What you say: “I think they focus on things that would be helpful, but they’re longer-term. And I focus on the shorter term. And I think if they came to my district, they would see that we have a near-term need that needs to be addressed,” said Rep. Elissa Slotkin (D-Mich.).

Slotkin acknowledged that Congress has no silver bullet to deal with high prices. But suspending the state gas tax, which is currently 18.4 cents a gallon, would be an efficient and effective way to bring costs down quickly, she said.

“It’s not perfect what I’m proposing, but it’s something,” Slotkin said. “And if you’re from a state where people drive 40 miles one-way to work, you’re interested in anything that helps.”

Rep. Chris Pappas (DN.H.), another supporter of the gas tax exemption, echoed these concerns, calling the proposal “the most immediate way we can achieve much-needed relief”.

In states like his, where the economy relies heavily on tourism, the tax suspension would have an added benefit as it would “encourage people to travel this summer.”

Read more from The Hill’s Mike Lillis.

The EPA is attempting to maintain Obama-era smog standards

The Environmental Protection Agency (EPA) signaled late Thursday that it would keep an Obama-era rule on ground-level ozone pollution despite calls from environmentalists to tighten it.

The draft assessment released by the agency on Thursday is just the first step in officially maintaining the standards; The EPA’s Clean Air Scientific Advisory Committee will meet in June to make a decision, and EPA Administrator Michael Regan will have to sign out afterwards.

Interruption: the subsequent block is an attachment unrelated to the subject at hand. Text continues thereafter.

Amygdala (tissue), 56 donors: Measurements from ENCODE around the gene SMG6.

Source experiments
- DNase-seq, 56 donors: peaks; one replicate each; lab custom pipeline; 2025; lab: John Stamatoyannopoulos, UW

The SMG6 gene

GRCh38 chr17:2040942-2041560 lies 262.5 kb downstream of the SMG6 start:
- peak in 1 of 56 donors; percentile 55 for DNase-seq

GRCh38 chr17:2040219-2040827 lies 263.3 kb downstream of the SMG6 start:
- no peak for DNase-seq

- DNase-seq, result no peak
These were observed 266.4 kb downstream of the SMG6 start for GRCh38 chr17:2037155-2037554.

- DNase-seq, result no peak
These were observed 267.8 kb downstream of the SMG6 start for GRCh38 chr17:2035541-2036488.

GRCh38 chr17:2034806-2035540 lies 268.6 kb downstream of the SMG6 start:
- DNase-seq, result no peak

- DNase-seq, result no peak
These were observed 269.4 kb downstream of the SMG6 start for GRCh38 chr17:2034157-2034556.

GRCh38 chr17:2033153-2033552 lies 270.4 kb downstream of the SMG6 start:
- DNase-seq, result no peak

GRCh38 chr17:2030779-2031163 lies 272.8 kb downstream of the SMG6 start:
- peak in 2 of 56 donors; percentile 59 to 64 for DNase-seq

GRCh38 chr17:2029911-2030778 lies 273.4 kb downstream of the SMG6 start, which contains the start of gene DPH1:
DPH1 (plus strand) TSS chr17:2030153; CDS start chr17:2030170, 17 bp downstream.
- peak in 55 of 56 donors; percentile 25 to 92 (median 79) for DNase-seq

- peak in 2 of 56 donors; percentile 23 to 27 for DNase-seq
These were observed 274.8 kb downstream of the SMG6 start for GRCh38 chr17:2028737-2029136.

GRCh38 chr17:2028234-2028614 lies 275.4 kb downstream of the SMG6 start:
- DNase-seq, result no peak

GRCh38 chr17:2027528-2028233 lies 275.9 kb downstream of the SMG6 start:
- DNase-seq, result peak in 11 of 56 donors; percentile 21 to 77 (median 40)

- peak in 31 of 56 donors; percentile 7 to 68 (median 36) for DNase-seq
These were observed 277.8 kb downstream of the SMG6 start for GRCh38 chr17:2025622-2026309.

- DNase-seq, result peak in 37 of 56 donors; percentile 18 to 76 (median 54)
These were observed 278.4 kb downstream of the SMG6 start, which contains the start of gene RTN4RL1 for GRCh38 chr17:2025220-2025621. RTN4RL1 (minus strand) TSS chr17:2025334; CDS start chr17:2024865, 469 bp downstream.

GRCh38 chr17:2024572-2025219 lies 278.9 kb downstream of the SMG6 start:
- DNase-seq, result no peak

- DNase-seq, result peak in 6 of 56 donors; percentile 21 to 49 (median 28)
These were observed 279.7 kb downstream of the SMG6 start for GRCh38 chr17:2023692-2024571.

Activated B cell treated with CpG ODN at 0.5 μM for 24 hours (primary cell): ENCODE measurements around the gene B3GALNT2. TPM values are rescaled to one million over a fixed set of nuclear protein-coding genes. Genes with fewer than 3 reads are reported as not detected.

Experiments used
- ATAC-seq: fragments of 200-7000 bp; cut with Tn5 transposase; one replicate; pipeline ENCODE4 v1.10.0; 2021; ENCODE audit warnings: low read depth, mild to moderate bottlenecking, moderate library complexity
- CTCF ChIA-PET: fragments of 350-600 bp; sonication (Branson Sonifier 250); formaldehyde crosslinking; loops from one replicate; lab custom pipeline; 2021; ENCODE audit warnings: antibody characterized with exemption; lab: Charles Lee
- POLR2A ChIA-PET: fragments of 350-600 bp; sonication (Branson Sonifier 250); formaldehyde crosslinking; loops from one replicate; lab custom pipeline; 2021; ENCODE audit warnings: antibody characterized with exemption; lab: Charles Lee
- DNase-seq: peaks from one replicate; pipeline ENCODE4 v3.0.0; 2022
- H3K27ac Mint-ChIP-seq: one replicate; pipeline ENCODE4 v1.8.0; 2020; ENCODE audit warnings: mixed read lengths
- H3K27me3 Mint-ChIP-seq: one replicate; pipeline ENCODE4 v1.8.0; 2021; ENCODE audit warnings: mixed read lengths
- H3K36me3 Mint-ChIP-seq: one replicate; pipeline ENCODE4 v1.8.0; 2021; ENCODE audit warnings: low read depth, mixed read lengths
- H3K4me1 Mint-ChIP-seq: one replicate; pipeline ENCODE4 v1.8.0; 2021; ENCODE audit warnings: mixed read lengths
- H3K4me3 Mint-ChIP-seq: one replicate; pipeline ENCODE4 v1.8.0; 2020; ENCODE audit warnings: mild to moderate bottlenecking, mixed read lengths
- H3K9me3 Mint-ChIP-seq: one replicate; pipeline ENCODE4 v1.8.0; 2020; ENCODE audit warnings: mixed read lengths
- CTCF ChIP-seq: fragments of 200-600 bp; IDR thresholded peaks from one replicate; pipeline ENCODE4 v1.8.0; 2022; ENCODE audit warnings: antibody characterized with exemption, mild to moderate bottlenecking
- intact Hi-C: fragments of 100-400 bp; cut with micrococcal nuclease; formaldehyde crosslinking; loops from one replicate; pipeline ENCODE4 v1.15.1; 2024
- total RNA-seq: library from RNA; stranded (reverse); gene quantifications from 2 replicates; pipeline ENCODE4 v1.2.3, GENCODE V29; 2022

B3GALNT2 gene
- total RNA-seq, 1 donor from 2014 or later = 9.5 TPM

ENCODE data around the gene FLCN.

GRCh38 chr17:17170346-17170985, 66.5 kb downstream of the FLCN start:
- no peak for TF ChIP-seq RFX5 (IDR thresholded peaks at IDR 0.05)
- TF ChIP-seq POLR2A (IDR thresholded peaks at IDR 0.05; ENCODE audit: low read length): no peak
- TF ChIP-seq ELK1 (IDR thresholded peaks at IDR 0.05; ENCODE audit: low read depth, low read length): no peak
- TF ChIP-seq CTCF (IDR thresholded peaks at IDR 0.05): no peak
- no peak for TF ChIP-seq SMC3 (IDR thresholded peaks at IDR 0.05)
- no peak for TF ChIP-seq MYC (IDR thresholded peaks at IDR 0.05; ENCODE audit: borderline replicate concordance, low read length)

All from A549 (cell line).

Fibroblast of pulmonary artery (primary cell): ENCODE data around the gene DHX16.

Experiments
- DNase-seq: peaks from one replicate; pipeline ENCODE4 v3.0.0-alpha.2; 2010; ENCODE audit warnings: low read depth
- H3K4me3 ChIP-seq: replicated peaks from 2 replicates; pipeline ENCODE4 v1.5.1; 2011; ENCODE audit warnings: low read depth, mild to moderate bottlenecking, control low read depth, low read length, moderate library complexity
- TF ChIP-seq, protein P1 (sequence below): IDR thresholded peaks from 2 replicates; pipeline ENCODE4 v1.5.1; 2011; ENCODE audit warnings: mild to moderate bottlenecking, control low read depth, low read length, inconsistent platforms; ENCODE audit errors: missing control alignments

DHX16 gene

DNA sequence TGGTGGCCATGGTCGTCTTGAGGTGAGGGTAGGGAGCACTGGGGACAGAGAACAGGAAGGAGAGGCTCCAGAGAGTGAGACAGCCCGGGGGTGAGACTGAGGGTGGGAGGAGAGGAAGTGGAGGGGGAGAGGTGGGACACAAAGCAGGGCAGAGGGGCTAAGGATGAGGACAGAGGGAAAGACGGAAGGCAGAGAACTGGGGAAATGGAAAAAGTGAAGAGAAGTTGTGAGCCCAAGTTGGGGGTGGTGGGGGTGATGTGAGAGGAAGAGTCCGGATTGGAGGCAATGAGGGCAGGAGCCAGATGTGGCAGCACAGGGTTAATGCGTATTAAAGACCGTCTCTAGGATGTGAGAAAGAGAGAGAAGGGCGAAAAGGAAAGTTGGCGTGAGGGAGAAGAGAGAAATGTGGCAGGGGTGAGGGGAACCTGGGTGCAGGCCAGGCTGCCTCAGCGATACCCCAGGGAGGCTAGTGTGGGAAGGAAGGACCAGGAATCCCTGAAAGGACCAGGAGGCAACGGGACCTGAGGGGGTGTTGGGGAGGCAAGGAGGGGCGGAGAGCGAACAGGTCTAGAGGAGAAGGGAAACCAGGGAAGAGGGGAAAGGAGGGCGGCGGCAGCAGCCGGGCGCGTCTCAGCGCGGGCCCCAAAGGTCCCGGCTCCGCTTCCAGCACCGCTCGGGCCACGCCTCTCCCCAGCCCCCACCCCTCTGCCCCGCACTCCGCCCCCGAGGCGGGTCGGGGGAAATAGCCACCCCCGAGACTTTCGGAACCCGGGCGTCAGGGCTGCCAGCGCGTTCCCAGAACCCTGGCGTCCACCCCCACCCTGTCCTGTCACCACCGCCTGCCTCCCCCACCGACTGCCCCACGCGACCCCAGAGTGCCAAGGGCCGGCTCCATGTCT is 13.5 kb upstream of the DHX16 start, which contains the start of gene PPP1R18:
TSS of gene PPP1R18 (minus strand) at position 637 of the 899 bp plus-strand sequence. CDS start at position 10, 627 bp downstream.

However, environmentalists and anti-air pollution groups have expressed dismay at the move, which confirms one of Trump EPA’s final decisions in December 2020.

The 2015 standards set a maximum of 70 parts per billion (ppb) for ozone, the main component of smog. Proponents have urged both Regan and his predecessor, Andrew Wheeler, to tighten the standard to 60 ppb.

They were hopeful after the announcement last October that the EPA would review the rule in response to legal challenges.

β€œTo propose that the EPA maintain the completely outdated smog pollution standards that have left most Americans facing unhealthy air quality in the summer while families and communities hope to spend more time outdoors is not only wrong, it is dangerous too,” Holly Bender, Sierra Club senior director of energy campaigns, said in a statement.

Read more about the move here.



  • Subcommittees of the Senate Budget Committee on Interior, Environment and Related Agencies and Energy and Water Development will hold hearings to consider proposed fiscal 2023 budget estimates and rationales for the Forest Service and Department of Energy.


  • The Senate Energy Committee will hold a hearing to consider proposed fiscal 2023 budget estimates and rationale for the Department of Energy. Secretary of Energy Jennifer Granholm is to testify.


  • Despite sanctions, Russia has sold over $66 billion worth of fossil fuels since invasion (Newsweek)
  • California promised to shut down its last nuclear power plant. Now Newsom is reconsidering (The Los Angeles Times)
  • Europe wants American natural gas. That could push US prices higher. (The Washington Post)
  • Gov. Kim Reynolds, 7 other Midwest governors ask EPA for permanent, year-round sale of E15 gas (Des Moines Register)
  • Is Gina McCarthy really a climate ruler? (E&E News)

And finally, something fancy and offbeat: Jumped up and ready to go.

That’s it for today, thanks for reading. Visit The Hill’s energy and environment page for the latest news and reports. See you monday.